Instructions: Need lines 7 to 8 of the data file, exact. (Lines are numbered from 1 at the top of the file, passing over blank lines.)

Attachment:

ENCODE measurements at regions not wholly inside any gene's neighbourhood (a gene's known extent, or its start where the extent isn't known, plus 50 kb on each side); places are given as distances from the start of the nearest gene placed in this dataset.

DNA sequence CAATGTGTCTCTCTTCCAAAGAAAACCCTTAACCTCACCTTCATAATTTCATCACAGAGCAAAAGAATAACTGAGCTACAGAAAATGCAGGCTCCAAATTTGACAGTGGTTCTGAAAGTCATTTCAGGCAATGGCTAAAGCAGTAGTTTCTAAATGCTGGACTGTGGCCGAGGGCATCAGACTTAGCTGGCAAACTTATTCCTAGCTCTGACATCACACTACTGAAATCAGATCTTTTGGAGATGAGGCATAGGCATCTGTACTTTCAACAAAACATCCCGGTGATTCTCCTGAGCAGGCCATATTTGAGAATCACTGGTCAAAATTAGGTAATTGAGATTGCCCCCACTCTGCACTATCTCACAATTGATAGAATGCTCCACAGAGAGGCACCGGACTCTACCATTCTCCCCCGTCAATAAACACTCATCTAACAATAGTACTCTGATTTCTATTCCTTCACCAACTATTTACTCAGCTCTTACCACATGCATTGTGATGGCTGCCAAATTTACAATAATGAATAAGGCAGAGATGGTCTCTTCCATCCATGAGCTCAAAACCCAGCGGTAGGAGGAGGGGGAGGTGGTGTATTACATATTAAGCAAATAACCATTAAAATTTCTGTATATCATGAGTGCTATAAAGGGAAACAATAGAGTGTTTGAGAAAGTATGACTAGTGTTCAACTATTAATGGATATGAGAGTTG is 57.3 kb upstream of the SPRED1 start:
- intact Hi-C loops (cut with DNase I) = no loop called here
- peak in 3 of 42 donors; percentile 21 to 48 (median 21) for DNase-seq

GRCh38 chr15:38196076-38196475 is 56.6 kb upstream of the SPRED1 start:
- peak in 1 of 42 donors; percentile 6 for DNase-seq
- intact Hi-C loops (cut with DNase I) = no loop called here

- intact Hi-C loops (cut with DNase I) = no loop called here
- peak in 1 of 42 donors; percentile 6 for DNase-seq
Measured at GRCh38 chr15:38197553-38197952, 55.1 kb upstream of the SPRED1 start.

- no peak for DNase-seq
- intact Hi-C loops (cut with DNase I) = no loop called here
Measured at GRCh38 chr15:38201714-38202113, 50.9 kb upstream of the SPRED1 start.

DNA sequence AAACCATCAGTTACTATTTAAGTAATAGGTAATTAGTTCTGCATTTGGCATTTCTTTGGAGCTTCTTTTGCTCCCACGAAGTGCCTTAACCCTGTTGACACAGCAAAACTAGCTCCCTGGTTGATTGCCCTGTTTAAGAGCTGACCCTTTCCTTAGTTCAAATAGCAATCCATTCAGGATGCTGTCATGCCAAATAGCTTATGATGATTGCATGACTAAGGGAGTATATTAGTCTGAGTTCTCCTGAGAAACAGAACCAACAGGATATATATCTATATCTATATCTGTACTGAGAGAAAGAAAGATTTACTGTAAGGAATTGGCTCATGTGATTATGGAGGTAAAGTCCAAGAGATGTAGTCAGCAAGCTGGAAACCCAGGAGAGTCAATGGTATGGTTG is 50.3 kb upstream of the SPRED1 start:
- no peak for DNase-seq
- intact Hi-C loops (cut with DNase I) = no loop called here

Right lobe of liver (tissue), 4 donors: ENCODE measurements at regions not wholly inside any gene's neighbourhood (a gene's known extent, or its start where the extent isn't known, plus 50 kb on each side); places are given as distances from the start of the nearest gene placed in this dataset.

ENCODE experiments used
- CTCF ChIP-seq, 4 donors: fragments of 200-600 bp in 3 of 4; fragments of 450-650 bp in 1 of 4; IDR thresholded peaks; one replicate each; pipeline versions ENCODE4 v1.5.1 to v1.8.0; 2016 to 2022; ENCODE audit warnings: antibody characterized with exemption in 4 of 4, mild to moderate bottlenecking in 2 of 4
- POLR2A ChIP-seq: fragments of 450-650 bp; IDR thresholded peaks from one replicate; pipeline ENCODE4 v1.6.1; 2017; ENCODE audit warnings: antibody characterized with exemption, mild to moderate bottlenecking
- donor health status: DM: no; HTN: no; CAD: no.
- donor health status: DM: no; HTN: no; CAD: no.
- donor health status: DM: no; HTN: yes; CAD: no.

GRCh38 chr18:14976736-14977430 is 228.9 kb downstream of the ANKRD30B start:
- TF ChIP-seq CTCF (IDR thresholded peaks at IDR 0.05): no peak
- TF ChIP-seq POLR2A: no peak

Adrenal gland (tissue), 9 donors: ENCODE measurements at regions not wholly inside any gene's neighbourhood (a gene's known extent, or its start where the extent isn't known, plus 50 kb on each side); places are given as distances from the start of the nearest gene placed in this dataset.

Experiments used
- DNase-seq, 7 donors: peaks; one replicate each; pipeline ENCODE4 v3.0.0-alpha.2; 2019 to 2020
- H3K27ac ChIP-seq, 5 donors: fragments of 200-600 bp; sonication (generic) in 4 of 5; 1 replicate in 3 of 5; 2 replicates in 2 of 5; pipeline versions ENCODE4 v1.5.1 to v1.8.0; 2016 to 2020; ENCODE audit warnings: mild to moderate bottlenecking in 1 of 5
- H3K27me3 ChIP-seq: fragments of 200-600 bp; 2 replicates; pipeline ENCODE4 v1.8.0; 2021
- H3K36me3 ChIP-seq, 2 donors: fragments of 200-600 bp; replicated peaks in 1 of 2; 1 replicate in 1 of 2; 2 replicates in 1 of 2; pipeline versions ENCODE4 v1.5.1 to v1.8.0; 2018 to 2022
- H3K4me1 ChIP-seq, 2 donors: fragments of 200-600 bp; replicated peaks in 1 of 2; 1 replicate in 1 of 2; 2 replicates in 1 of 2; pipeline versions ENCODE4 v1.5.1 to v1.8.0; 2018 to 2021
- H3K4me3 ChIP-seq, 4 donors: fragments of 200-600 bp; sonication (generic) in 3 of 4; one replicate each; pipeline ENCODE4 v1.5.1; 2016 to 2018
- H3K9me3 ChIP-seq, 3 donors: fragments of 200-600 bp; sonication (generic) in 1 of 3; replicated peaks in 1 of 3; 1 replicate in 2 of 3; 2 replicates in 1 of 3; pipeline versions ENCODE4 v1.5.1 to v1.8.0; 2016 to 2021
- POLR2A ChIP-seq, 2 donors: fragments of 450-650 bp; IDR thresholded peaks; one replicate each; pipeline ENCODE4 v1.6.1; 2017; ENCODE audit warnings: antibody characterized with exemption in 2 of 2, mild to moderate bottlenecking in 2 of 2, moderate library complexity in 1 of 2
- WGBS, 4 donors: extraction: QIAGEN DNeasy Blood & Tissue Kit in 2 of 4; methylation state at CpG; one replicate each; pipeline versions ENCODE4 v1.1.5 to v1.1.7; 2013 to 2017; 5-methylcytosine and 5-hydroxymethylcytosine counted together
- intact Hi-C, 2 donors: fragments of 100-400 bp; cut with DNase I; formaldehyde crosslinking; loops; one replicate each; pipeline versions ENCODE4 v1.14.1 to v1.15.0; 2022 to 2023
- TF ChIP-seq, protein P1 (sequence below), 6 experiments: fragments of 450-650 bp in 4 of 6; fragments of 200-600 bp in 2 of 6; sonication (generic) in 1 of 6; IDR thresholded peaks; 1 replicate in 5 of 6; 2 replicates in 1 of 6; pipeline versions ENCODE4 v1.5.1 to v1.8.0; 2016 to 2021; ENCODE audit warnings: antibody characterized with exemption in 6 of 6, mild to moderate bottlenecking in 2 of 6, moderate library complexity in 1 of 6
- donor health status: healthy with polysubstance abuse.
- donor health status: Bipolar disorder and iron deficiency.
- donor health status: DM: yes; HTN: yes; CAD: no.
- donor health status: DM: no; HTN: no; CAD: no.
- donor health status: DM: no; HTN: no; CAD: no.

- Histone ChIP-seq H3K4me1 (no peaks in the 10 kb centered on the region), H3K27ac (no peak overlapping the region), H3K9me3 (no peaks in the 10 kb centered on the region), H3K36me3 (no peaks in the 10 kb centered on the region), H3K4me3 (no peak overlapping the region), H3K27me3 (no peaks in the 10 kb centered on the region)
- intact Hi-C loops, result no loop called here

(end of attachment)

- intact Hi-C loops (cut with DNase I) = no loop called here

- intact Hi-C loops (cut with DNase I) = no loop called here